5. I color my own hair, too, and am pretty sporadic about it. I get a box from the drugstore usually every 3-4 months or so (and yes, the grey definitely grows out in between, but I don’t mind).
    I get it cut about 1-2 times a year, just because I like the variety of longer hair and shorter hair, not for any frugality of time/money.
    I also appreciate how you frame the childcare very objectively as “exchanging $ for sanity”. So many of the discussions around outsourcing women’s work are so fraught with emotion and guilt and judgement. I like the matter of fact approach and the acknowledgement that it is a choice you consciously make.

    1. @Ana- I definitely think childcare is a better place to park cash than many other things, at least for me, right now. My daughter’s birthday party was less expensive than it could have been; paying for childcare helped me actually enjoy it.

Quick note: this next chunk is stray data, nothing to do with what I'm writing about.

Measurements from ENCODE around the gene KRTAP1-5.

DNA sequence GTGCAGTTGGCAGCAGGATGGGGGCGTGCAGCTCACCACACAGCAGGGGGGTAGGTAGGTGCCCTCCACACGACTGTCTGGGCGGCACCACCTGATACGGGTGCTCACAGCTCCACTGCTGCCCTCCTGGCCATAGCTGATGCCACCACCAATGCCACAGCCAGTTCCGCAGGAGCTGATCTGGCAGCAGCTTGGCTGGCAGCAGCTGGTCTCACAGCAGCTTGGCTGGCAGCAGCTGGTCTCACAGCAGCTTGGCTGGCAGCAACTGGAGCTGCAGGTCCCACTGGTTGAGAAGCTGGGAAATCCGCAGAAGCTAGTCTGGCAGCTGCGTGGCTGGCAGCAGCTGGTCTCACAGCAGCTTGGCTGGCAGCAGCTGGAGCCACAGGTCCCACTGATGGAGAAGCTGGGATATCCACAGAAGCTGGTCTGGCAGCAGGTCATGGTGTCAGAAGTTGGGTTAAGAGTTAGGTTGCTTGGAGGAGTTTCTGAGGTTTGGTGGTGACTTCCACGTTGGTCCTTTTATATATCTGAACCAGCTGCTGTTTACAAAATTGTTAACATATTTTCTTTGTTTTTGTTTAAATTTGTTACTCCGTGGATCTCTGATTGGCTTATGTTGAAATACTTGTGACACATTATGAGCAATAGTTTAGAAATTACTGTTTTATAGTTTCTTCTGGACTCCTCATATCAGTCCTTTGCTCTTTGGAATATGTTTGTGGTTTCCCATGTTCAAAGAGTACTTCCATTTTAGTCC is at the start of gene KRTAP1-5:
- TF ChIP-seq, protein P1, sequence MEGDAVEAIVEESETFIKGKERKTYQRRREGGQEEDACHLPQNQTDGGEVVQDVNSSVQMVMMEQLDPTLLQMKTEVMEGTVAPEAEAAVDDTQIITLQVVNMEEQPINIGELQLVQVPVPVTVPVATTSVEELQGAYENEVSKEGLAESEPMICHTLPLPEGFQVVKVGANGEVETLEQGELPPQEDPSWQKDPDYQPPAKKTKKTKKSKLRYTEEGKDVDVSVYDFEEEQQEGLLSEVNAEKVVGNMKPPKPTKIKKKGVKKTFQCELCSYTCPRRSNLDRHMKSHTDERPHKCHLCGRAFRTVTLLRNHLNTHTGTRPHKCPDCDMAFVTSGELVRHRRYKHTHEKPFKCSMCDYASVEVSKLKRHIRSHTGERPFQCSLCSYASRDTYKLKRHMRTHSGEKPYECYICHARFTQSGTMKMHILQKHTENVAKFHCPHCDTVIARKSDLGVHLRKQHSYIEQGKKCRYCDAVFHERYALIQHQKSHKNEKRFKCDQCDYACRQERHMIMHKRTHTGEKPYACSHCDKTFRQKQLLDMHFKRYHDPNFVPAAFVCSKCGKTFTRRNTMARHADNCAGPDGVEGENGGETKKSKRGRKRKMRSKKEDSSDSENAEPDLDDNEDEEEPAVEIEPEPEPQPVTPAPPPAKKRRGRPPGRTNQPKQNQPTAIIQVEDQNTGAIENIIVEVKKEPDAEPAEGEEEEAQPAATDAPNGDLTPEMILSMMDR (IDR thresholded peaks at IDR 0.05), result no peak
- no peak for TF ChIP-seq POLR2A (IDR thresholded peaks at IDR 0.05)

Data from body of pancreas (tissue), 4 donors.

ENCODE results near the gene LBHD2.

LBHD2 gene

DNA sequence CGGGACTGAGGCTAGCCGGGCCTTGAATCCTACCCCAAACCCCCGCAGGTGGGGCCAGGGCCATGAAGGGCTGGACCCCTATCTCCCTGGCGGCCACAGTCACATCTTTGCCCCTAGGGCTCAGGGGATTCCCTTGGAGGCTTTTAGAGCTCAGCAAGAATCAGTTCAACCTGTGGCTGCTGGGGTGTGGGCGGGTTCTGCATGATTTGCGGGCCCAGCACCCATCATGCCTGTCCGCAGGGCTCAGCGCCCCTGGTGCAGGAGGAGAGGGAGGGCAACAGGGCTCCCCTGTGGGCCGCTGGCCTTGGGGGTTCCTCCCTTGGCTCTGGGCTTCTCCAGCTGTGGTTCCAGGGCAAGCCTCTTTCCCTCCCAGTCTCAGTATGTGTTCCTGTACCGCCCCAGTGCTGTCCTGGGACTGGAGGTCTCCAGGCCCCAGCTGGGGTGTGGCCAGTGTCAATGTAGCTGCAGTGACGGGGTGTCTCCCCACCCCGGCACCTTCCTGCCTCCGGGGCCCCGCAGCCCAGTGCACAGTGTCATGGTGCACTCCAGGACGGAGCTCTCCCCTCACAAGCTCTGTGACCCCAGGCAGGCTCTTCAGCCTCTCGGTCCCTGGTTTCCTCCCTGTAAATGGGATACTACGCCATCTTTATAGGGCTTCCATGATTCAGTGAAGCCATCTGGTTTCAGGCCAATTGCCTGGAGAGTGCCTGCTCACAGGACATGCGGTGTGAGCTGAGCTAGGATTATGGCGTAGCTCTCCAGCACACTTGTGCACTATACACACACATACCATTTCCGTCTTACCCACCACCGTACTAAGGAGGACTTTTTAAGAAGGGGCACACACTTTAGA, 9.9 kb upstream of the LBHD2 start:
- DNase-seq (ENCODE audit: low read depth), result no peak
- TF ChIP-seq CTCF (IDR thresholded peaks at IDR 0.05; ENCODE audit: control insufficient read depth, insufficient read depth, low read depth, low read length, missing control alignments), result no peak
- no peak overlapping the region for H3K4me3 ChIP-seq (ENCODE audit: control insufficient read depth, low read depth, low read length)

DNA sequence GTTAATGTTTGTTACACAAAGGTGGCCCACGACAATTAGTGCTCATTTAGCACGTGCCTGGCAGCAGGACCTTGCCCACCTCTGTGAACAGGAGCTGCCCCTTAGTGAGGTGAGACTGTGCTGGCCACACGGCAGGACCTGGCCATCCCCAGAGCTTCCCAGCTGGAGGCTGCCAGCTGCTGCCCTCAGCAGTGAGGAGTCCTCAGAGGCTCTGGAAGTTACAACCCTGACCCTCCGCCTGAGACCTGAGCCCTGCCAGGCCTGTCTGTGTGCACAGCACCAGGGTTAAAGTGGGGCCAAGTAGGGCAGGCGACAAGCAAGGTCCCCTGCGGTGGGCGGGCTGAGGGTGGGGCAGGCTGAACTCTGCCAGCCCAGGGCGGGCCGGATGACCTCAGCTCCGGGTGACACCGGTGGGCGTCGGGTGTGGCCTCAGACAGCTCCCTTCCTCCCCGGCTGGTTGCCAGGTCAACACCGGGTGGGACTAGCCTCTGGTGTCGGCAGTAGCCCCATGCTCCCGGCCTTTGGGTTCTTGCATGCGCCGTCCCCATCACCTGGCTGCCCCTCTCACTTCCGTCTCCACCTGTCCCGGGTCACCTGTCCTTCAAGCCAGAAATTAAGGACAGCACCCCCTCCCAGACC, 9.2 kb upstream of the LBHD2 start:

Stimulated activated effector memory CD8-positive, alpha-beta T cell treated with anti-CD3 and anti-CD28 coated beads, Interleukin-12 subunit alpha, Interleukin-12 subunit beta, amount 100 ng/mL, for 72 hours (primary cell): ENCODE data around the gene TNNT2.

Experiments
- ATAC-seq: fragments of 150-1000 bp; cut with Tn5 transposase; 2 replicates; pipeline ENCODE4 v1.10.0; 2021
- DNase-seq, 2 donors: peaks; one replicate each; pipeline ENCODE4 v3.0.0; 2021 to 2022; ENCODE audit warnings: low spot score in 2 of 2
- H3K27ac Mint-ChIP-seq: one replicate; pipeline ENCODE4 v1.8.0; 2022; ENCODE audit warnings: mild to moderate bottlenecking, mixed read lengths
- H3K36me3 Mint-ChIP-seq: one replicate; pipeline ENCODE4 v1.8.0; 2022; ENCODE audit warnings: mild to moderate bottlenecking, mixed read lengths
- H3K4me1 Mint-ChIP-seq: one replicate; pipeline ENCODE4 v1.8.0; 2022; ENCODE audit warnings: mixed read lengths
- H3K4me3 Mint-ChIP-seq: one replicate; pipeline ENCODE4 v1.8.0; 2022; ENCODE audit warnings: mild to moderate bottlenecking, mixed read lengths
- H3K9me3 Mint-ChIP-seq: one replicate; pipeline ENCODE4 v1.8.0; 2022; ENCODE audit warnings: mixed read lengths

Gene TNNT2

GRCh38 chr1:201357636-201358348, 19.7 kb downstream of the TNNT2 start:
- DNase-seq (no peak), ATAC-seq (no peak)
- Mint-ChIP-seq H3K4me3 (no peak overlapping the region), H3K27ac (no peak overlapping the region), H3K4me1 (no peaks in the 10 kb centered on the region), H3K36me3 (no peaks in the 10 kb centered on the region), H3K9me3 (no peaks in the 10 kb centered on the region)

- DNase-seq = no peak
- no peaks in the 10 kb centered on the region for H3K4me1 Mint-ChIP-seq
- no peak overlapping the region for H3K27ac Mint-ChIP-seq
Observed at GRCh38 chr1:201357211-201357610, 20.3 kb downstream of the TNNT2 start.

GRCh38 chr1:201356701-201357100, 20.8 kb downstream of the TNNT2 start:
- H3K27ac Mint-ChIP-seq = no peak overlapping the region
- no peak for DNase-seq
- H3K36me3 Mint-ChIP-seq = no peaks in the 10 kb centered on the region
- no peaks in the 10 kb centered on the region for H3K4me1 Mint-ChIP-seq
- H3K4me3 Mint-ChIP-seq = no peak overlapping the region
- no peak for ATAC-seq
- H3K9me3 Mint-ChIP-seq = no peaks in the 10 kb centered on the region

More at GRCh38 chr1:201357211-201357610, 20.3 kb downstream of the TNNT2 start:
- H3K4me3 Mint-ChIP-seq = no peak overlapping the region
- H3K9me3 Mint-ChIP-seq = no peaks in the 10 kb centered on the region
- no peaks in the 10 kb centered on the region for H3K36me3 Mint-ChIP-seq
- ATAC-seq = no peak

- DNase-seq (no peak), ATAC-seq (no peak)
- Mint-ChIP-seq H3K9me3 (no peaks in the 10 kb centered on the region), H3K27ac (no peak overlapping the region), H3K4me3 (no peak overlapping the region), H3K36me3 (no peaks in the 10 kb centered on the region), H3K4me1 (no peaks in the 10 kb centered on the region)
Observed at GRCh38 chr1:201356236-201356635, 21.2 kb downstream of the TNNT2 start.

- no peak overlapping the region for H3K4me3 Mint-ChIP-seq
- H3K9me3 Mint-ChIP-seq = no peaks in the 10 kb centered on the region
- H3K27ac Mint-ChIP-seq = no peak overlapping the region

2. I agree! I like the honesty in this phrasing. Money doesn’t buy “happiness,” but it definitely can help get you to sanity/convenience/patience/etc… all very valuable!

  6. I am frugal about packing home-made lunches for the whole family on every week day. I always bake on the weekends too so we have some kind of healthy muffins/cookies to enjoy for a snack, can’t imagine paying $4 for a treat in Starbucks. I also shop at children’s consignment sales for the clothes, books, etc. since our son is little and not very particular about this staff yet.

    I am NOT frugal about cleaning lady’s fees and the use of Airbnb. The cleaning lady does an amazing job, and I currently have her coming every other week, but my goal (if/when I get a raise this year)to invite her every week! I also commute about an hour each way for work, so about two years ago I started using Airbnb once a week to ease out the commute and have one evening a week for myself in a city. My husband agreed to watch our son on that night, and it makes me happy. We have a second baby due this January so now Airbnb is no longer about exploring a city, but rather crushing to sleep and get such needed rest.